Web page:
A joint report released last week by researchers at a group of universities has confirmed some long-running suspicions. We have noticed in recent years that some developers seem to have been taking advantage of planning policy to maximise their profits – and so increase the amount of money they can offer landowners in the competitive land-buying process. They can do this by arguing down the amount they’re required to contribute towards new affordable homes, infrastructure, and community facilities, in the negotiations they have with local authorities when they apply for planning permission. From evidence of individual schemes, we have long suspected that the balance of power in these negotiation has tilted excessively towards the developer, undermining the provision of desperately needed affordable homes. But this report confirms that aggressive practices are widespread in the industry, and looks at their impact on the provision of affordable housing in London.
So how does this process work? At its most simple, the value of a piece of land is the value of what you can use it for, minus the costs of that use. This is why land with residential planning permission is worth much more than land used for agriculture or industry. In the case of residential land, its value is calculated as the total value of the homes that could be built on it – what they could be sold or let for – minus the costs of building those homes, putting in the roads and utilities to support them, and a return for the developer. This method is known as residual land valuation. It’s part of what makes housebuilding so risky, because developers must guess how much they will be able to sell homes for, several years in advance, and then commit themselves to a land spend which reflects those estimates. If they get it right, and the total costs of development are projected to be less than the total value of what’s going to be built, the developer will make a profit, and the scheme is said to be ‘viable’.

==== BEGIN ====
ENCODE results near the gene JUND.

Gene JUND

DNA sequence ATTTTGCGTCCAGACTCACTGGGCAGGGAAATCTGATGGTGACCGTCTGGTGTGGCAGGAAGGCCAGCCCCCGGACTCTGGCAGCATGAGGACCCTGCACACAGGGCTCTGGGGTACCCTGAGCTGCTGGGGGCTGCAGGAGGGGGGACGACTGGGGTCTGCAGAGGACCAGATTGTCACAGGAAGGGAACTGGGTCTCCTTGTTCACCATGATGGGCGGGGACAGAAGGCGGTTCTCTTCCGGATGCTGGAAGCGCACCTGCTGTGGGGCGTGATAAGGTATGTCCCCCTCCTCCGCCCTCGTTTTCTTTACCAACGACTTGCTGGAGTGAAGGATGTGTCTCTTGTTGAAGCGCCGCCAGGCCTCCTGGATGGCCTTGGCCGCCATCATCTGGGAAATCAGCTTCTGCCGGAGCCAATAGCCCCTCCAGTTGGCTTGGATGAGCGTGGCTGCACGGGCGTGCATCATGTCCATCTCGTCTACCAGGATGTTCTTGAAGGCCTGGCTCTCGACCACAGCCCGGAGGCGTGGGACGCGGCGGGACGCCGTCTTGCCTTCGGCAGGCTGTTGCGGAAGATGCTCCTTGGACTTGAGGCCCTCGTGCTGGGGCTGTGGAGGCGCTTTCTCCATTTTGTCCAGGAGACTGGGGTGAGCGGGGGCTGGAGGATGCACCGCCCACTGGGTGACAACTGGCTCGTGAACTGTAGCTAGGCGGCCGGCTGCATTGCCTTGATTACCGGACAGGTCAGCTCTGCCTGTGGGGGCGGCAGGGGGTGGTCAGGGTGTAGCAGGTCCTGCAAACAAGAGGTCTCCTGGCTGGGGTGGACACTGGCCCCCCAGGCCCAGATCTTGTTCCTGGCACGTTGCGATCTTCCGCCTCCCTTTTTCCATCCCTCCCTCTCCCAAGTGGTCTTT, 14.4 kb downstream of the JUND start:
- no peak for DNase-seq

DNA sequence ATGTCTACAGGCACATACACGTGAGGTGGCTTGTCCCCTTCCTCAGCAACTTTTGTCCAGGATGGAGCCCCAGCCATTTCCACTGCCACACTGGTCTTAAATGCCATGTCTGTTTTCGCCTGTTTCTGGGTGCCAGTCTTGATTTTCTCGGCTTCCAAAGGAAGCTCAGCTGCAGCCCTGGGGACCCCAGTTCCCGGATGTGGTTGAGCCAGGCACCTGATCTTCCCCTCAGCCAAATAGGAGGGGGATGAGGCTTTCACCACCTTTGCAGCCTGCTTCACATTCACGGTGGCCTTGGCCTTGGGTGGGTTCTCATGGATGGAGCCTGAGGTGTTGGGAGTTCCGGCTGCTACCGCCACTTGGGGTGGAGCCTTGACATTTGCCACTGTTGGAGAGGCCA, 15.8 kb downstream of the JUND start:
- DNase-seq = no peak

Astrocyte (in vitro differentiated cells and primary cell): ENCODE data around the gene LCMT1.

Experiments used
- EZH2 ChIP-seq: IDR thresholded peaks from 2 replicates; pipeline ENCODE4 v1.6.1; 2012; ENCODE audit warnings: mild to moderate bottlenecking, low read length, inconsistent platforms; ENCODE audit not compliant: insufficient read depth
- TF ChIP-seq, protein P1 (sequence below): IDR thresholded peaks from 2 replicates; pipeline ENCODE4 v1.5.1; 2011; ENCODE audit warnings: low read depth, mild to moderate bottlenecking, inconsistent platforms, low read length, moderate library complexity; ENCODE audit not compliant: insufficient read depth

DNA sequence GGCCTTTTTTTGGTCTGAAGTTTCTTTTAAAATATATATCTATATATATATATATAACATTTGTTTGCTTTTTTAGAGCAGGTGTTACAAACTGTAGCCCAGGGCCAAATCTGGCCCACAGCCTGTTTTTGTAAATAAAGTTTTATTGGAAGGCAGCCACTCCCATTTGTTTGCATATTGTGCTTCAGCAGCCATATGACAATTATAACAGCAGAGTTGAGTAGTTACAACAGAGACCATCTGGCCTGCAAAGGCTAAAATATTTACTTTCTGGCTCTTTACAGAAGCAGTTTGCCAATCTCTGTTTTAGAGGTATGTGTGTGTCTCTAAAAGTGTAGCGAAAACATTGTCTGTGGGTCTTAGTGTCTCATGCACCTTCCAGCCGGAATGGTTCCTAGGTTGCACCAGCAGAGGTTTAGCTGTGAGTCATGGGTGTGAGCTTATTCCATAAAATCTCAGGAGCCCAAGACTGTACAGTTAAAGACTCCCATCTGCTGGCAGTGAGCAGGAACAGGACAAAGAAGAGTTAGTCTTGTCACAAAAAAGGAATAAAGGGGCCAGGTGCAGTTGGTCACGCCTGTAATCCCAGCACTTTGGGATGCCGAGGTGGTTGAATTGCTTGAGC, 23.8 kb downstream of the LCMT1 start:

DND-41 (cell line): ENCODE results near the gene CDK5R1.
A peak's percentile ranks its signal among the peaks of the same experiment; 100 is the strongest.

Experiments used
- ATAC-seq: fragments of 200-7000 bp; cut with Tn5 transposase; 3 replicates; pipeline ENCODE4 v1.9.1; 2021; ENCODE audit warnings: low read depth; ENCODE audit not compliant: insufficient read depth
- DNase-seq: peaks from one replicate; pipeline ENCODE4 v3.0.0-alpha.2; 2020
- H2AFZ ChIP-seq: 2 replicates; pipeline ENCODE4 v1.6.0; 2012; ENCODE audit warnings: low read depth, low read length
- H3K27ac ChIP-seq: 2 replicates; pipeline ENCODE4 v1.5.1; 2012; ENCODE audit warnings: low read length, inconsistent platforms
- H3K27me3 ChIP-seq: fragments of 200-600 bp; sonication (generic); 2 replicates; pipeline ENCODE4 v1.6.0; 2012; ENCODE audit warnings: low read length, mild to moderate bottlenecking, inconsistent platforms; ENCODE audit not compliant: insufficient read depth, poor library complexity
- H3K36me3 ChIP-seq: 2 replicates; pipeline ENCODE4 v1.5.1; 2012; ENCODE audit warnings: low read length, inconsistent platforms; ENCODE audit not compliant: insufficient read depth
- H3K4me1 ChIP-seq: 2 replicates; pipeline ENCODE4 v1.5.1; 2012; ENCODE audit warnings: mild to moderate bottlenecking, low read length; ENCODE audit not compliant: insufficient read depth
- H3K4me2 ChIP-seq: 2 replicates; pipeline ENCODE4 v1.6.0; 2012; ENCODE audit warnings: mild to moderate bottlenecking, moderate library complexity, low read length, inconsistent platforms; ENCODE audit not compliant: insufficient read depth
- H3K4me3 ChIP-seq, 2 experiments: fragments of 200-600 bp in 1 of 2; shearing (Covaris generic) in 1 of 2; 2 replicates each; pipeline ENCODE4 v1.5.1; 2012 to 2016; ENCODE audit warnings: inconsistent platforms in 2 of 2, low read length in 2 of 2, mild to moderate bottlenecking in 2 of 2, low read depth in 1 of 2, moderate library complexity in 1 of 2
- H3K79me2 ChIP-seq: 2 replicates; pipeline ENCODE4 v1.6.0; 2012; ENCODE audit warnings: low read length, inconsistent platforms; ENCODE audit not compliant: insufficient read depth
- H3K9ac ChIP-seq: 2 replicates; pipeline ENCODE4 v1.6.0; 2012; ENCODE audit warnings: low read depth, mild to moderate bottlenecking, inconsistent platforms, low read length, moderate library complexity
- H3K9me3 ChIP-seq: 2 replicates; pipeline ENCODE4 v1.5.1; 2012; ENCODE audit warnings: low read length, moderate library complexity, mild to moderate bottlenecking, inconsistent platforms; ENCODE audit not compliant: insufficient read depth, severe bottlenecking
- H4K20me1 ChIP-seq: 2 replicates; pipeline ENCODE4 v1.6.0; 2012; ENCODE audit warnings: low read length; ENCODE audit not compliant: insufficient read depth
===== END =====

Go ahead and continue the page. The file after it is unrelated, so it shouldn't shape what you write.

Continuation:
But a lot hangs on how ‘viability’ is defined: how much profit does a developer need to make for it to be worth their while to build the scheme? Where there are strong planning policies present, clearly setting out what infrastructure contributions will be required to support new homes, and the proportion of homes that should be affordable, developers will factor these contributions in as costs of development, and calculate the amount they can offer for the land accordingly. In effect, the cost of the contribution to the community comes off the price to the landowner.
However, since 2012, we haven’t had those strong planning policies in place to help set land values, because the definition of viability was changed. The NPPF states that:
To ensure viability, the costs of any requirements likely to be applied to development, such as requirements for affordable housing, standards, infrastructure contributions or other requirements should, when taking account of the normal cost of development and mitigation, provide competitive returns to a willing land owner and willing developer to enable the development to be deliverable. [emphasis our own]